Wednesday, September 13, 2006
I wonder if I could manage to crawl under the desk and nap for a while, having everyone assume I'm taking a bathroom break. But that would be weird, too.
Instead, I'm compulsively checking the Things We Hate statistics page, which is blowing my mind. We got a mention today on Gaper's Block, and we've already had eighty visitors, a number this site rarely gets.
Tuesday, September 12, 2006
1. Sifting through a mountain of AP score reports.
2. The shitty weather.
3. Having to read Delta Wedding by Eudora Welty by Thursday.
4. My hair is flippy. Goddammit.
5. My birthday is on Friday. Ugh.
Things that are making me happy:
1. I'm going to see Cat Power tomorrow night.
2. New York is back on Flavor of Love. (PS. She went to Syracuse? And she's 23? That just blew my mind.)
3. The new TV on the Radio album comes out today, and I will be buying it.
Friday, September 08, 2006
I uploaded this picture of myself:
First, it said I looked like this guy:Please note that it gave me old, bloated James Spader. I could have understood - maybe - young, Pretty in Pink James Spader. But shitty television actor James Spader? Ouch.
Then, there was this one:Okay, I respect Gary Oldman. He's one of my favorite actors, and in one of my favorite, favorite movies, Sid and Nancy. I don't look like him, though.
And then this bullshit:WHAT? Okay, NO. That's not true. You're only seeing the glasses, there. Obvious mistake.
Oh, don't worry. It keeps on coming:SHUT UP.
You've got to be kidding.
So basically I look like every Jewish man with glasses. And the occasional creepy British actor. Obvs.
Thursday, September 07, 2006
It's funny - I'm pretty patient with people, especially those who work in customer service because, hey, I've been there. I know how difficult it is to deal with people who want something from you. So I'm not talking about that.
Here's a story to give you an idea how my problem: For New Years 2005 I had planned to go to New Jersey with Erin to stay at our friend Shannon's house on the shore. I was supposed to drive up to Erin's house in Northern Virginia from my parents' house and then we were going to drive up to the Dirty Jersey. The day before I was supposed to leave, my iPod, a Christmas present from my parents, came in the mail. I somehow convinced them to let me drive to my apartment in Harrisonburg that night because "it would be an easier drive from there to Erin's house." That is, of course, a lie; I just wanted to load my iPod. In fact, Harrisonburg is just as far from NoVA as Montross is, and the best part is that my mom totally knew what I was trying to do and made fun of me for it. I mean, she didn't care since I was the one willing to drive three hours and pay more money in gas so I could have music on my iPod a week before returning back to school.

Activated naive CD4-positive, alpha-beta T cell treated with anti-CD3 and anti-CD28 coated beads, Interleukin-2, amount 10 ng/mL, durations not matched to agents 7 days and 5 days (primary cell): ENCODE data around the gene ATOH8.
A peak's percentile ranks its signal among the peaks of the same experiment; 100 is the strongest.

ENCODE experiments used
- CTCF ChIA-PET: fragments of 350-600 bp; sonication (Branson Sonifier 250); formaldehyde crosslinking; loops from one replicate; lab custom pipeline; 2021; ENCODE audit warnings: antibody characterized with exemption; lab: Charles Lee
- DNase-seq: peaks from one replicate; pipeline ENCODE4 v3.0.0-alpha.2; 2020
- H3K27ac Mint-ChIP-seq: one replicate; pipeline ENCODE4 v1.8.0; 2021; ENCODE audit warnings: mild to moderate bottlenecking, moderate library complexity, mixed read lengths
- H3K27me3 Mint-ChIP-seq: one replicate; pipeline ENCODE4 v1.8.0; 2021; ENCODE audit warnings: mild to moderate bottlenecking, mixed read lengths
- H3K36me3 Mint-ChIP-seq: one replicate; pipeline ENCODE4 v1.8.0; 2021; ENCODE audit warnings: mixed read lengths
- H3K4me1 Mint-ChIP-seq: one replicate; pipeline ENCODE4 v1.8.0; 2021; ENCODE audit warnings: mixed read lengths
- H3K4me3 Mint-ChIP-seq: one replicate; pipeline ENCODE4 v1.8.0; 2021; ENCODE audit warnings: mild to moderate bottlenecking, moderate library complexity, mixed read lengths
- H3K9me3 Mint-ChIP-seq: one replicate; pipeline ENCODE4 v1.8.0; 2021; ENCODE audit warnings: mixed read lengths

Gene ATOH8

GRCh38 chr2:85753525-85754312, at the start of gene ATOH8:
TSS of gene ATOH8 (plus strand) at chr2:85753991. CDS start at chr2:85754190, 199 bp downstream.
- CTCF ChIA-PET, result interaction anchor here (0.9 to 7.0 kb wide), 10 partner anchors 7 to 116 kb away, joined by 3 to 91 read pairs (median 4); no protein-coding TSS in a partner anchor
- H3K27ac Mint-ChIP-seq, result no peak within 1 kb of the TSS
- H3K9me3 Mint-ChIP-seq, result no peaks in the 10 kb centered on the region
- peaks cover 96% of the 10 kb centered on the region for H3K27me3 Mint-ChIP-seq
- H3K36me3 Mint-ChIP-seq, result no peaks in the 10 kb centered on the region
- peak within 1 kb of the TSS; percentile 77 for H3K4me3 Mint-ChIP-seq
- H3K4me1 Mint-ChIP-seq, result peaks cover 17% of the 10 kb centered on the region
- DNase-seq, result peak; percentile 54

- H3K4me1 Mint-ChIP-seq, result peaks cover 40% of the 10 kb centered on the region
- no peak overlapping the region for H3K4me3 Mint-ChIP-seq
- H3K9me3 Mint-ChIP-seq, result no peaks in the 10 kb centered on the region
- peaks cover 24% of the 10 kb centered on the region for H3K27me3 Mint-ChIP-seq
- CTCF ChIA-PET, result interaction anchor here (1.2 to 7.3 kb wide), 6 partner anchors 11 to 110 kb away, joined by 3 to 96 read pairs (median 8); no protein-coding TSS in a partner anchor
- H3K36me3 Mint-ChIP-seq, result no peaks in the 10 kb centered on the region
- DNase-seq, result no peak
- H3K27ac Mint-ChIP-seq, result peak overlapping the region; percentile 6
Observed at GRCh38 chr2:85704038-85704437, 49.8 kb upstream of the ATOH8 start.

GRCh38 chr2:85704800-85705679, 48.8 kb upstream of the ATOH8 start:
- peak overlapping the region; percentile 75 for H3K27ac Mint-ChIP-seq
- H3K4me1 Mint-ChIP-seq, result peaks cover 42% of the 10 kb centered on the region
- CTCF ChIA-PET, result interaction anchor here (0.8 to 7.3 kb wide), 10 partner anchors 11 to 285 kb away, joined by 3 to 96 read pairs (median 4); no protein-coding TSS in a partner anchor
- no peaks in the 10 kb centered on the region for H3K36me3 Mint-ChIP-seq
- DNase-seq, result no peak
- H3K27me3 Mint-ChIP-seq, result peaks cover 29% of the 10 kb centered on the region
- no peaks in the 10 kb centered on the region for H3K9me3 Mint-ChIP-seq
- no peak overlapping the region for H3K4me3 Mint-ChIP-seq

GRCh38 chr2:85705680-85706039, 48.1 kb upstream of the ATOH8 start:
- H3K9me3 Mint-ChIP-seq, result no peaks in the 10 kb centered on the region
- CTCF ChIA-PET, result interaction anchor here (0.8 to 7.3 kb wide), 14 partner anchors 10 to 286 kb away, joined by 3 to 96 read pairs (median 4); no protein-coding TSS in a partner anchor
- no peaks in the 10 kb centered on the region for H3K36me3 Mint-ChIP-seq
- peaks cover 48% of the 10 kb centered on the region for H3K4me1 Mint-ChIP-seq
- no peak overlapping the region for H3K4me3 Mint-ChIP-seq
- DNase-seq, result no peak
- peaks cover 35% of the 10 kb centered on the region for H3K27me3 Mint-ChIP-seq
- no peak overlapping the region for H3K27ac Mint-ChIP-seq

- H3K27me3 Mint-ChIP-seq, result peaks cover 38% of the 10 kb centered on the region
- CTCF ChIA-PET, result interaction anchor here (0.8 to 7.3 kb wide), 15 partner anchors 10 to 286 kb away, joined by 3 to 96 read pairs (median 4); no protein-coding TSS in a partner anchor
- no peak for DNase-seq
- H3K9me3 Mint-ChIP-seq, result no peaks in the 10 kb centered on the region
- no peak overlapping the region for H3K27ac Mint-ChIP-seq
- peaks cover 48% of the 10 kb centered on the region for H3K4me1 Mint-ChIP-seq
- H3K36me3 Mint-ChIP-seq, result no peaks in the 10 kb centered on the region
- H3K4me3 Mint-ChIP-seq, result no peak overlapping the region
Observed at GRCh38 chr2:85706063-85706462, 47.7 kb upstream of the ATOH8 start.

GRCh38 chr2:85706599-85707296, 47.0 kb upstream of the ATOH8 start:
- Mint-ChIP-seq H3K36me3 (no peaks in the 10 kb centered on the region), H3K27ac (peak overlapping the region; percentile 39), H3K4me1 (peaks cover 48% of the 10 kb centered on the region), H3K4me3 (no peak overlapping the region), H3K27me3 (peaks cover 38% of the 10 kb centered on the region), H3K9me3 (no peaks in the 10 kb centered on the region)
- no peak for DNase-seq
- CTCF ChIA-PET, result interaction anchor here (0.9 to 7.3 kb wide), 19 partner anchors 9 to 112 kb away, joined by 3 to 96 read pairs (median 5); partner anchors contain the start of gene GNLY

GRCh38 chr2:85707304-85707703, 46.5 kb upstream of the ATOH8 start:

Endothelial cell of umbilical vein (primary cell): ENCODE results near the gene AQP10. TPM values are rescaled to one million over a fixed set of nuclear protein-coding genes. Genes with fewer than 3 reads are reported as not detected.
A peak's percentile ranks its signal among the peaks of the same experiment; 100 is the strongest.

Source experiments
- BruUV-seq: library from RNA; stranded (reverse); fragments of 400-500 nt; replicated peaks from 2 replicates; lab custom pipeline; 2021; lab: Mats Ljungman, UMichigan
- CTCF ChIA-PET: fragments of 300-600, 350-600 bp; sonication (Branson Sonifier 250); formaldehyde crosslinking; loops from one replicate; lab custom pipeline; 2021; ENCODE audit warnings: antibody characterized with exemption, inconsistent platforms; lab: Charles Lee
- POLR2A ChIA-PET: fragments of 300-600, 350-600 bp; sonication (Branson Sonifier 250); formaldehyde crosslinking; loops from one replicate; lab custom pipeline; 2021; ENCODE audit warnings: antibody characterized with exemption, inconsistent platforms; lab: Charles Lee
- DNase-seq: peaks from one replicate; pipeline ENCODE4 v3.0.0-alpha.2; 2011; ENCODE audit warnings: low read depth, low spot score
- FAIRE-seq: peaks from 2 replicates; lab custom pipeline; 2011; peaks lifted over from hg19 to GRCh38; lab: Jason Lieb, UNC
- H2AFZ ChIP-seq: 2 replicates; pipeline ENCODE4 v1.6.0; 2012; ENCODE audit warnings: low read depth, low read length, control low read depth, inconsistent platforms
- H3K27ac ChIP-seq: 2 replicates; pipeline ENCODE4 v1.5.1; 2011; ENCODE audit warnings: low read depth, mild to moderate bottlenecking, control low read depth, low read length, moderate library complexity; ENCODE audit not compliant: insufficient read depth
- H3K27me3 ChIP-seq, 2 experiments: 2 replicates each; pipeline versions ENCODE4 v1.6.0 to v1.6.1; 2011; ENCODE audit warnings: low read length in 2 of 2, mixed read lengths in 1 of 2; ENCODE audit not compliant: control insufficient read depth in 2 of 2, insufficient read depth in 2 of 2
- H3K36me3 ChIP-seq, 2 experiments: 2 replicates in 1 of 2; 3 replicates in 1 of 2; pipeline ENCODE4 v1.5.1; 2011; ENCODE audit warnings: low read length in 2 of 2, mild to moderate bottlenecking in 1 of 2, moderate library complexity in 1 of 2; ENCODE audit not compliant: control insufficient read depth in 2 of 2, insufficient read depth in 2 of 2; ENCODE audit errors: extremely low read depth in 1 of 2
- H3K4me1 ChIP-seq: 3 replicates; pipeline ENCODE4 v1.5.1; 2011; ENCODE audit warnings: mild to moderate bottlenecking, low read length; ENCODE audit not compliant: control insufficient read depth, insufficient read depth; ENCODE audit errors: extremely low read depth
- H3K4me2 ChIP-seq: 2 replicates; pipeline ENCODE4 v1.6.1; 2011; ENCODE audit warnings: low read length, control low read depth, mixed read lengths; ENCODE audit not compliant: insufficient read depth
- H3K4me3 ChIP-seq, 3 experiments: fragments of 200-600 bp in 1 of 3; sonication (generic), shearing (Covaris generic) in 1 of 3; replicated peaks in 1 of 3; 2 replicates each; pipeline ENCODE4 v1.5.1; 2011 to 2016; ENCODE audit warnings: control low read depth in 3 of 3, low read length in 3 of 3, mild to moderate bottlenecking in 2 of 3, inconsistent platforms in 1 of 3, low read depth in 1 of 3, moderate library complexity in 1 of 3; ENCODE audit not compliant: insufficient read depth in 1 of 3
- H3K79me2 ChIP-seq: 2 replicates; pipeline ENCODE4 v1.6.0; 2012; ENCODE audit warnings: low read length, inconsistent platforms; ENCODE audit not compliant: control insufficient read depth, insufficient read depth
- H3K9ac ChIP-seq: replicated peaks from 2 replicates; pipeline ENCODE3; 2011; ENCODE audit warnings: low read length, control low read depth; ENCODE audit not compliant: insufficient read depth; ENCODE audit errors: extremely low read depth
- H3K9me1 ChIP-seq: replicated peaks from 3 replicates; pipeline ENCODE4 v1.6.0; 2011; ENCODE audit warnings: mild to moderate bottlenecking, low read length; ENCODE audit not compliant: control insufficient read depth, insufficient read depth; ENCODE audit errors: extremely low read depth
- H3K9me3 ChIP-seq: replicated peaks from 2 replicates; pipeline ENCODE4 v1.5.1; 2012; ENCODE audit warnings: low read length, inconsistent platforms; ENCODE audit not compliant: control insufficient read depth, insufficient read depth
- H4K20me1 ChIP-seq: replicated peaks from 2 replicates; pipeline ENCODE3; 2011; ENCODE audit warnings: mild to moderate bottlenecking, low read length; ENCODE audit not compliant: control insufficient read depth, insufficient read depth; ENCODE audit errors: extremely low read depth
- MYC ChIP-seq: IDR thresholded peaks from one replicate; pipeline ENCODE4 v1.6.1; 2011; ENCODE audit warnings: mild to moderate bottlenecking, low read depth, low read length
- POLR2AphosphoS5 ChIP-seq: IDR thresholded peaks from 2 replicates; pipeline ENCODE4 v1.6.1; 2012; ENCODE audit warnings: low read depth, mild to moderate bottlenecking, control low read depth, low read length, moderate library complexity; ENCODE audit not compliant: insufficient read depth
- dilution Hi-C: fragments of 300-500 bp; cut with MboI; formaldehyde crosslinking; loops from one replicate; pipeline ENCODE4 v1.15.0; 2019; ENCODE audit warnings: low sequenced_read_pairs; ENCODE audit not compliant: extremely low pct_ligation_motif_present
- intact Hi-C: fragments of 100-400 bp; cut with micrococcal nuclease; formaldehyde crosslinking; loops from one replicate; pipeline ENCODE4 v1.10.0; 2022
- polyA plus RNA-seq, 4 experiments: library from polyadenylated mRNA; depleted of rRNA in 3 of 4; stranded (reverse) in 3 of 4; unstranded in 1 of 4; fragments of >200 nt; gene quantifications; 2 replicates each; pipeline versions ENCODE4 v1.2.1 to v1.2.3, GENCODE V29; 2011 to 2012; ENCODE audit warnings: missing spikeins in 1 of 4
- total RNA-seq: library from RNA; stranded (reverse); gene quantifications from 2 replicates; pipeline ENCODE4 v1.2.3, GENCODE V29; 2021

Today is my first day of class. It starts at 5:45. I get out of work at four. I should just go straight to the Lincoln Park campus instead of going home because I'll save an extra bus ride, but instead I've decided to go back to the apartment first because there's a chance that the new messenger bag I ordered has arrived and I really, really want it. Now. I want it NOW.
I hate that I'm this aware of my neuroses and lack of virtues.
Wednesday, September 06, 2006
So I called the Internet People yesterday to ask for help, and I was really confused when the guy said, "You just need to make sure to plug the box in correctly." He said this twice. Finally, I asked, "What do you MEAN? Did we plug it into the wrong wall or something?!"
Finally, he told me to look at the back of my router. This is what it looked like:
Notice the first socket that says "WAN"? Well, on my router it said, "Internet". See the socket that has the number one above it? The one that you're supposed to plug Ethernet cords into to connect your computer to the cable internet the old-fashioned way?
Well, that's where the shit was plugged in. Not the one that said "Internet". We are dumb.
After I apologized for several times (apparently they had gotten complaints from several units in the building because the internet was screwed-up all over), the guy replies, "Hey, don't worry about it. Just read the directions next time! HA HA HA!"
Tuesday, September 05, 2006
So here's the thing: my birthday is next Friday. I don't think my boss knows this. In fact, my boss is going on a three-week vacation a few days before my birthday.
Should I say something about my birthday? I mean, I really don't care, personally, if no one knows about it, because I'd rather not make a big deal about my birthday or have awkward interactions with coworkers who will probably ask me how old I'm turning and then say something about me being so goddamn young.